Michael Upson, ex-policeman, sentenced over birds' eggs
- 25 October 2012
- From the section Suffolk
A Suffolk police constable who amassed a collection of 649 rare birds' eggs has been given a suspended jail term.
Norwich Magistrates' Court heard Upson was arrested after RSPB inspectors and police officers searched his house.
Upson, who is no longer a police officer, received a 14-week sentence, suspended for 12 months.
He must also pay £120 in legal costs and complete 150 hours of unpaid work in the community.
Magistrate Eamon Lambert told him the court had seriously considered imposing a jail term.
He said: "Your actions had a marked effect on the bird population and a serious impact on the environment."
Maps and notebooks documenting egg-collecting trips with others around the UK will be seized and destroyed.
Roger Thomson, mitigating, denied suggestions his client had collected eggs while on duty.
Earlier, the court had heard the notebooks detailed visits to the Western Isles to steal golden eagle eggs, to south Devon to take Cetti's warbler eggs, to North Wales to steal chough eggs, and to the New Forest to take hawfinch eggs.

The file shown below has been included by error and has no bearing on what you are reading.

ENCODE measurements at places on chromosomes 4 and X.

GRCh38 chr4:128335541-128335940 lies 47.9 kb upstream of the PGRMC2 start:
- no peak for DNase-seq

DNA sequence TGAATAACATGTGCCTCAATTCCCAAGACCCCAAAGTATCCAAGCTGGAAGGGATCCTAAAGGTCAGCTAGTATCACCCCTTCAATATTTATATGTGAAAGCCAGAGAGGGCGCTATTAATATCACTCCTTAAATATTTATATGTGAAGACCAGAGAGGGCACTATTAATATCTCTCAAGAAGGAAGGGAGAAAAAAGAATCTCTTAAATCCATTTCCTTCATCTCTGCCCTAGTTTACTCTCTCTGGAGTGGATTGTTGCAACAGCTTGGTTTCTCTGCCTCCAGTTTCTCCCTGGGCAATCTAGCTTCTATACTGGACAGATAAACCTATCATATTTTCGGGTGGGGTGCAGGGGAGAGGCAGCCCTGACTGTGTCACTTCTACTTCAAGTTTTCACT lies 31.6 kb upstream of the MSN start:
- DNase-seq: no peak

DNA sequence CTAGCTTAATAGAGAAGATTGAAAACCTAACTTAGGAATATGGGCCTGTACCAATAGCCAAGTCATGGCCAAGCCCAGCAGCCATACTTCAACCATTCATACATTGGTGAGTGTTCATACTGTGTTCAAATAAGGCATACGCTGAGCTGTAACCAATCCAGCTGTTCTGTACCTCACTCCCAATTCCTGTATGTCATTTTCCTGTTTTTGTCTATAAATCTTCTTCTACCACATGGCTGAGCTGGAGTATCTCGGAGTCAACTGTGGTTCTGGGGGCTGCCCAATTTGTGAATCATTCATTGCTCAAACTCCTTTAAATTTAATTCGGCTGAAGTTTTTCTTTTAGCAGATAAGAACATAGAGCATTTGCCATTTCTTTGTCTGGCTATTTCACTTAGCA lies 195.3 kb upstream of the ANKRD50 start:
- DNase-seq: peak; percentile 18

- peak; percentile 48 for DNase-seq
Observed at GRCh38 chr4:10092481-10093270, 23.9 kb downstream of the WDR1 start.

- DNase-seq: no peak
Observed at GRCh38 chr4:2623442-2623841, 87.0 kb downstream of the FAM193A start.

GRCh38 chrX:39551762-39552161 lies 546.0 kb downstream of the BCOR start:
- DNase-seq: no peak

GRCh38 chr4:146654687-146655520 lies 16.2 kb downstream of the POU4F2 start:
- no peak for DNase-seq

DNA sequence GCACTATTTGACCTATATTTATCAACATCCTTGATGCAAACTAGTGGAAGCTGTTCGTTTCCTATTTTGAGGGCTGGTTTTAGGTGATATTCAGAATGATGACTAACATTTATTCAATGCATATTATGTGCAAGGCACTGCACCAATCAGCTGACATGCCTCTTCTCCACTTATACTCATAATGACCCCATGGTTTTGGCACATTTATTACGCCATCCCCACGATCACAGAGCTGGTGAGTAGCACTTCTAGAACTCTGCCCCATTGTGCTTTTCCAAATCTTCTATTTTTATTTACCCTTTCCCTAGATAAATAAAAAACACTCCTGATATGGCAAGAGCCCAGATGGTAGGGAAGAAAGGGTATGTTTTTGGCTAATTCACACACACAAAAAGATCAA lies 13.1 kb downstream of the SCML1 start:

But Mr Thomson told the court they were a work of "fantasy" on Upson's behalf.
Suitcase in loft
Upson claimed to have stopped egg collecting but the evidence found indicated he was active between at least 1991 and 2001, the RSPB said.
The egg collection was found in an old suitcase in Upson's loft, along with hundreds of egg data cards, which he had faked to suggest the collection was old.
Mark Thomas, RSPB investigations officer, said: "That a police officer should knowingly break the law in pursuit of this obsession is shocking, and we welcome his conviction.
"We are pleased with the sentence - it is fitting with the evidence heard.
"I don't think he is an individual who will go back to egg collecting and thankfully egg collecting is becoming more and more unusual in the UK."
A spokesman for Suffolk Police confirmed Upson had been employed by the force, most recently as a training officer.
Det Insp Jeff Yaxley said: "Public confidence in the police depends on those serving with us demonstrating the highest standards of personal and professional behaviour.
"Whilst it is always disappointing when an officer falls below those standards, the constabulary will continue to robustly investigate any allegations of criminal conduct by its employees."